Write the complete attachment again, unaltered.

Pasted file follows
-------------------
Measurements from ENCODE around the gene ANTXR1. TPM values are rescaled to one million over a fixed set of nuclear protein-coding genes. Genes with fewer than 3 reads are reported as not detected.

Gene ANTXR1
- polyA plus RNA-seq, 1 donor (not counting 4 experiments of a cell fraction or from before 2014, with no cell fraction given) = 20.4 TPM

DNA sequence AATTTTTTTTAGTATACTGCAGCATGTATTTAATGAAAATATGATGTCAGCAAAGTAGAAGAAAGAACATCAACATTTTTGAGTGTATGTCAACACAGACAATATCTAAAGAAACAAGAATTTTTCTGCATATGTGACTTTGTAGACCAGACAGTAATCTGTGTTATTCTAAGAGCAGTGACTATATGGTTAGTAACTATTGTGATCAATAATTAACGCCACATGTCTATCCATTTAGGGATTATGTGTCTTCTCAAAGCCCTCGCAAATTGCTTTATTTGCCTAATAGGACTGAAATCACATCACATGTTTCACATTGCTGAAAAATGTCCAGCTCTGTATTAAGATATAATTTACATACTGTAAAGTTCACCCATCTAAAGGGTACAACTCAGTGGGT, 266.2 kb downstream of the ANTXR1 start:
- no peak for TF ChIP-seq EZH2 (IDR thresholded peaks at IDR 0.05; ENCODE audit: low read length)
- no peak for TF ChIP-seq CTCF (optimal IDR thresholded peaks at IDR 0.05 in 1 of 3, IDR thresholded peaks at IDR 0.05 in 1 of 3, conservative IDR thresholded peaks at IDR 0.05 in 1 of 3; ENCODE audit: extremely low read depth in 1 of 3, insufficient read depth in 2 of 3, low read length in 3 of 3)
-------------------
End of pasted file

Measurements from ENCODE around the gene ANTXR1. TPM values are rescaled to one million over a fixed set of nuclear protein-coding genes. Genes with fewer than 3 reads are reported as not detected.

Gene ANTXR1
- polyA plus RNA-seq, 1 donor (not counting 4 experiments of a cell fraction or from before 2014, with no cell fraction given) = 20.4 TPM

DNA sequence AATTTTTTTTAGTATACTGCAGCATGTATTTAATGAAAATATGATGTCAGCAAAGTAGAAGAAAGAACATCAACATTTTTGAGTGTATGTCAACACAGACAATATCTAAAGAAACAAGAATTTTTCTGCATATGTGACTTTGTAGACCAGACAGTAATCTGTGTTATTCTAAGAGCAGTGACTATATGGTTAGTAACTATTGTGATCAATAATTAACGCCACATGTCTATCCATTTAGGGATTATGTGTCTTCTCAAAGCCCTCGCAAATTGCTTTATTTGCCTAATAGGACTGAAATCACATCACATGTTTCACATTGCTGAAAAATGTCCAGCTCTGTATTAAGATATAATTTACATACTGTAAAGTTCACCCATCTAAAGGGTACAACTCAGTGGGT, 266.2 kb downstream of the ANTXR1 start:
- no peak for TF ChIP-seq EZH2 (IDR thresholded peaks at IDR 0.05; ENCODE audit: low read length)
- no peak for TF ChIP-seq CTCF (optimal IDR thresholded peaks at IDR 0.05 in 1 of 3, IDR thresholded peaks at IDR 0.05 in 1 of 3, conservative IDR thresholded peaks at IDR 0.05 in 1 of 3; ENCODE audit: extremely low read depth in 1 of 3, insufficient read depth in 2 of 3, low read length in 3 of 3)